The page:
Nicholls, Robert J.
Coastal flooding and wetland loss in the 21st century: changes under the SRES climate and socio-economic scenarios
Global Environmental Change Part A, 14, (1), . (doi:10.1016/j.gloenvcha.2003.10.007).
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This paper considers the implications of a range of global-mean sea-level rise and socio-economic scenarios on: (1) changes in flooding by storm surges; and (2) potential losses of coastal wetlands through the 21st century. These scenarios are derived from the Intergovernmental Panel on Climate Change (IPCC) Special Report on Emissions Scenarios (SRES). Four different storylines are analysed: the A1FI, A2, B 1 and B2 'worlds'. The climate scenarios are derived from the HadCM3 climate model driven by the SRES emission scenarios. The SRES scenarios for global-mean sea-level rise range from 22 cm (B I world) to 34 cm (A1FI world) by the 2080s, relative to 1990. All other climate factors, including storm characteristics, are assumed to remain constant in the long term. Population and GDP scenarios are downscaled from the SRES regional analyses supplemented with other relevant scenarios for each impact analysis.
The flood model predicts that about 10 million people/year experienced coastal flooding due to surges in 1990. The incidence of flooding will change without sea-level rise, but these changes are strongly controlled by assumptions on protection. Assuming that defence standards improve with growth in GDP/capita (lagged by 30 years), flood incidence increases in all four cases to the 2020s due to the growing exposed population. Then to the 2080s, the incidence of flooding declined significantly to 5 million people/ year in the B2 world, 2 million people/year in the B1 world and 1 million people/year in the A1FI world due to improving defence standards. In contrast, flood incidence continues to increase in the A2 world to the 2050s, and in the 2080s it is still 18–30 million people/year. This reflects the greater exposure and more limited adaptive capacity of the A2 world, compared to the other SRES storylines.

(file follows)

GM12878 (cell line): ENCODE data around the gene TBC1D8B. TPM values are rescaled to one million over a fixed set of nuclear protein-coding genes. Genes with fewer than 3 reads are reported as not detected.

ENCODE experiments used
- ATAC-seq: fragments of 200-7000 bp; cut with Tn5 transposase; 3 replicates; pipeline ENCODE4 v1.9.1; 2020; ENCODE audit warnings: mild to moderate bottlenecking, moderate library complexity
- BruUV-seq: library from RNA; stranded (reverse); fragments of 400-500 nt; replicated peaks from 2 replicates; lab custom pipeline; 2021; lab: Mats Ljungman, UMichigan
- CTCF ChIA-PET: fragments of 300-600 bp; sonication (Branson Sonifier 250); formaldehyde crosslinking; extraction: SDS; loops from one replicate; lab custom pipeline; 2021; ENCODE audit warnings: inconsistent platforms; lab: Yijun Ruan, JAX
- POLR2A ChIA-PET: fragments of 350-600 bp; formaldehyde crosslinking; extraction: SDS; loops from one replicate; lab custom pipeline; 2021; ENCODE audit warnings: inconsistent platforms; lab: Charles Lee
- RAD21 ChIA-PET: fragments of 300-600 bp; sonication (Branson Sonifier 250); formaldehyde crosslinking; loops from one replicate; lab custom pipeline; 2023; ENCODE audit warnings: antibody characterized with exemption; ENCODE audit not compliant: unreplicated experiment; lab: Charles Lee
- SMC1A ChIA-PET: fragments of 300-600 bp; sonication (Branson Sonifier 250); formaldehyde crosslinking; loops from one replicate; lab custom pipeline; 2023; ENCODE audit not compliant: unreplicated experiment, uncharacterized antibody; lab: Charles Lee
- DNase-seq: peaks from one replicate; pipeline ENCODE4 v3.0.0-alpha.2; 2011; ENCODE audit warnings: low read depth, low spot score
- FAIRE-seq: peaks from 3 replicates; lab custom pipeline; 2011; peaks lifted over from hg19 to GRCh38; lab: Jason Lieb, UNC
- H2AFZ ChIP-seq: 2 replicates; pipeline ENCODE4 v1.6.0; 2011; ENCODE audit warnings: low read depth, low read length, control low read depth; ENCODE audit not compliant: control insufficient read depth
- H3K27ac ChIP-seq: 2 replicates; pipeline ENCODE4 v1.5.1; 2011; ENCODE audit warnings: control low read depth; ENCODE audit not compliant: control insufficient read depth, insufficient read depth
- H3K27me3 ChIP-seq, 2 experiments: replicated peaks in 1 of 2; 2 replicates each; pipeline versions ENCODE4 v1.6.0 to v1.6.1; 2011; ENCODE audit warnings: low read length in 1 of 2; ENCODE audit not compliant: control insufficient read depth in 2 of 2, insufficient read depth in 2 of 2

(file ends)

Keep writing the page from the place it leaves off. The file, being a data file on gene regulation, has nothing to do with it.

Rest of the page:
Sea-level rise increases the flood impacts in all cases although significant impacts are not apparent until the 2080s when the additional people flooded are 7–10 million, 29–50 million, 2–3 million and 16–27 million people/year under the A1FI, A2, B1 and B2 worlds, respectively. Hence, the A2 world also experiences the highest increase in the incidence of flooding. This is true under all the realistic scenario combinations that were considered demonstrating that socio-economic factors can greatly influence vulnerability to sea-level rise. The trends of the results also suggest that flood impacts due to sea-level rise could become much more severe through the 22nd century in all cases, especially in the A1FI world. Note that impacts using a climate model with a higher climate sensitivity would produce larger impacts than HadCM3.
Coastal wetlands will be lost due to sea-level rise in all world futures with 5–20% losses by the 2080s in the A1FI world. However, these losses are relatively small compared to the potential for direct and indirect human destruction. Thus, the difference in environmental attitudes between the A1/A2 worlds and the B1/B2 worlds would seem to have more important implications for the future of coastal wetlands, than the magnitude of the sea-level rise scenarios during the 21st Century.
These results should be seen as broad analysis of the sensitivity of the coastal system to the HadCM3 SRES global-mean sea-level rise scenarios. While these impact estimates are only for one climate model, for both impact factors they stress the importance of socio-economic conditions and other non-climate factors as a fundamental control on the magnitude of impacts both with and without sea-level rise. The A2 world experiences the largest impacts during the 21st century, while the B1 world has the smallest impacts, with the differences more reflecting socio-economic factors than climate change. This suggests that the role of development pathways in influencing the impacts of climate change needs to be given more attention.
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